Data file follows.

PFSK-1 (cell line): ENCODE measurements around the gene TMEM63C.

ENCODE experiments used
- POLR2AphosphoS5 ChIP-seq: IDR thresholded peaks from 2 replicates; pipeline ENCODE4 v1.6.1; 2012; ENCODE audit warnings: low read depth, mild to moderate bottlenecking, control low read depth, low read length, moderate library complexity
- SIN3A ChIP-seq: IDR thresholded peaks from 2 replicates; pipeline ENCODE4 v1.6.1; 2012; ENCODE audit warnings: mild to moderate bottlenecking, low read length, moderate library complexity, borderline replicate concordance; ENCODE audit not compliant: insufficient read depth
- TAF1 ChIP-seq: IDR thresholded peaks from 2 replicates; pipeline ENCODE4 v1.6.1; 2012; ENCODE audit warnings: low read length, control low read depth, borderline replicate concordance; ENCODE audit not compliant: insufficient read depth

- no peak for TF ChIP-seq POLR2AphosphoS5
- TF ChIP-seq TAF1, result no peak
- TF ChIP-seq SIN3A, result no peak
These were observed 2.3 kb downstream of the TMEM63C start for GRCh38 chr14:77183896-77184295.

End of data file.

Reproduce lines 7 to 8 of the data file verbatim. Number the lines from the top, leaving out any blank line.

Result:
- TF ChIP-seq TAF1, result no peak
- TF ChIP-seq SIN3A, result no peak